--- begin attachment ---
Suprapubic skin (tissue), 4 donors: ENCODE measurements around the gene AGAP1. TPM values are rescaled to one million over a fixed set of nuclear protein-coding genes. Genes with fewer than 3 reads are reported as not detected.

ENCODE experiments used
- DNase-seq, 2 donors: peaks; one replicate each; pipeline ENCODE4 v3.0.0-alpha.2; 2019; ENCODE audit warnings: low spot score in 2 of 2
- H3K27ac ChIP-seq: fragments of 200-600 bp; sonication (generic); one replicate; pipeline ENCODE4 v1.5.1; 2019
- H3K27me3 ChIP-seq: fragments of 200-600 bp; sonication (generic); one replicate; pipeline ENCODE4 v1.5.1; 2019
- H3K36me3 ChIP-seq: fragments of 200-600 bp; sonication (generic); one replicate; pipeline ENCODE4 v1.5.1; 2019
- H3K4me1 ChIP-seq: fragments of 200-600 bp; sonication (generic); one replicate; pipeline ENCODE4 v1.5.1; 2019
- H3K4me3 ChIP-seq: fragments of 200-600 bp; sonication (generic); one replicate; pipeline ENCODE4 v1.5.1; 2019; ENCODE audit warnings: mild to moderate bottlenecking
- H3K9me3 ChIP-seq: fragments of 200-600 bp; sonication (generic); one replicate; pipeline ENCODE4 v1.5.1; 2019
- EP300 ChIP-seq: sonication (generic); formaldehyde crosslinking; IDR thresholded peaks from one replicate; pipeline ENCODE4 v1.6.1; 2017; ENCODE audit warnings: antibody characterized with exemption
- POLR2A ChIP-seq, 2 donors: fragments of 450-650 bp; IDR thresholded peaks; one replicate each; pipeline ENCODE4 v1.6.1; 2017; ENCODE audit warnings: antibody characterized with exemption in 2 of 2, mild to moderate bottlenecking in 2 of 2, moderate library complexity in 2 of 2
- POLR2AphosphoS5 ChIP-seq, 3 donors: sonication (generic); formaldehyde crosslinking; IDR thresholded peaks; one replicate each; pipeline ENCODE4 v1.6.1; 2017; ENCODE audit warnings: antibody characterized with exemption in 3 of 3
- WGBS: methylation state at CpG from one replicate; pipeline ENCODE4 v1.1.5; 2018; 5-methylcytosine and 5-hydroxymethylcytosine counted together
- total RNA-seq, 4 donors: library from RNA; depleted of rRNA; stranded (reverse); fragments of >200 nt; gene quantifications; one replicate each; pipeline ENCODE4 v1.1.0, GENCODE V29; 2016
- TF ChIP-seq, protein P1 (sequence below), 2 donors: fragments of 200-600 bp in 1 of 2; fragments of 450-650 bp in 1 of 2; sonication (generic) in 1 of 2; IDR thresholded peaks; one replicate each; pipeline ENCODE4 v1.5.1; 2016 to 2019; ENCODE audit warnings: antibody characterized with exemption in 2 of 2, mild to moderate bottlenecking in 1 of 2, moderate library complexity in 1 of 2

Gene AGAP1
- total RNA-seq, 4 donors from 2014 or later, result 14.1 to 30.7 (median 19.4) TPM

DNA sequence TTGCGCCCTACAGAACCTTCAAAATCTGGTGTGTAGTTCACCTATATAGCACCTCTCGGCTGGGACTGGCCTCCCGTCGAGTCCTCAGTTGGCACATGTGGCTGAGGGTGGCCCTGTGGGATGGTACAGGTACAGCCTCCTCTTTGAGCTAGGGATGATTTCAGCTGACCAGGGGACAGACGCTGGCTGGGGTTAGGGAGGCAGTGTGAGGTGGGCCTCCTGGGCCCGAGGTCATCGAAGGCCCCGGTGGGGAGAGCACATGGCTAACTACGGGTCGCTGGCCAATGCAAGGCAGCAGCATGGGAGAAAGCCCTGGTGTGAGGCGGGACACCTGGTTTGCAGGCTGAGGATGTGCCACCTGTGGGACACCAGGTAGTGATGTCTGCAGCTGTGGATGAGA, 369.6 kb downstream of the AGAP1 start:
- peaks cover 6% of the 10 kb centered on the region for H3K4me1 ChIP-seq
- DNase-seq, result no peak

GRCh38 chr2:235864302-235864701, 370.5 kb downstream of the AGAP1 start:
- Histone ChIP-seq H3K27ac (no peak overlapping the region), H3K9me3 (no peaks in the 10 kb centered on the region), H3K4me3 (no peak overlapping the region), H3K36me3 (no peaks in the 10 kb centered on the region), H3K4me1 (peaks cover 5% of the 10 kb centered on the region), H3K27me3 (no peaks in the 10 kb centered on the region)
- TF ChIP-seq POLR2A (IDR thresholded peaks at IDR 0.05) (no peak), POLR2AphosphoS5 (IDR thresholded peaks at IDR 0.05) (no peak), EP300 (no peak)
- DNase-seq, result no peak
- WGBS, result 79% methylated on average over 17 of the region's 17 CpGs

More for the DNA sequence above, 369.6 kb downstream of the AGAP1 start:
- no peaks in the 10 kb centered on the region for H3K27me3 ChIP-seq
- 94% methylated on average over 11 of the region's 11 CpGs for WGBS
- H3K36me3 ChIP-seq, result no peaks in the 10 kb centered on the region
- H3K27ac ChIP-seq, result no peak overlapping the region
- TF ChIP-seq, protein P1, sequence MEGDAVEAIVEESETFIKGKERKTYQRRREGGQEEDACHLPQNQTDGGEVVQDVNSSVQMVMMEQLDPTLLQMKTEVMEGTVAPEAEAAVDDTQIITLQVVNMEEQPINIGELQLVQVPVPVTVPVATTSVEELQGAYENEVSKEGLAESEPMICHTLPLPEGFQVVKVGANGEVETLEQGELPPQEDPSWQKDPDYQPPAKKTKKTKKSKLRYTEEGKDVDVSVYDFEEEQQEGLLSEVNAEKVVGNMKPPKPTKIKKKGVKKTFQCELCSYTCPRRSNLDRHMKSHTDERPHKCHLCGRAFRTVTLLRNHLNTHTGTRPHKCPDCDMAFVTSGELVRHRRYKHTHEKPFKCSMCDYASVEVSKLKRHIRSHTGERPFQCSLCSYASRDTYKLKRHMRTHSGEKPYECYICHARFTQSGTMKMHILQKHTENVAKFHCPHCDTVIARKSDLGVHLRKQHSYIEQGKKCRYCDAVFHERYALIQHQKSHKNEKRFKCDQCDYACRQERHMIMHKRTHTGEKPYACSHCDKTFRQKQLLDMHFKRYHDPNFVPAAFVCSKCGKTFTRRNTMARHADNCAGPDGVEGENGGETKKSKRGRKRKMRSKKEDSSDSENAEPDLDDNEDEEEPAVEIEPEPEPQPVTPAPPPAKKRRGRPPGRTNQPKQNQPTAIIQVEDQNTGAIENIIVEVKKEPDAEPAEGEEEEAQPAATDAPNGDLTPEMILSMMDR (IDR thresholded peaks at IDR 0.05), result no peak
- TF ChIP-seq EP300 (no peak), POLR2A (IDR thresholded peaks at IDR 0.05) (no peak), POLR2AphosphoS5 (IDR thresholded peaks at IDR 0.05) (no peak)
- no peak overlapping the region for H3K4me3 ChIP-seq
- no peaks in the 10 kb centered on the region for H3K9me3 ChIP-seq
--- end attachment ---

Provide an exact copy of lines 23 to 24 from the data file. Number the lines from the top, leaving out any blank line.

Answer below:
- TF ChIP-seq POLR2A (IDR thresholded peaks at IDR 0.05) (no peak), POLR2AphosphoS5 (IDR thresholded peaks at IDR 0.05) (no peak), EP300 (no peak)
- DNase-seq, result no peak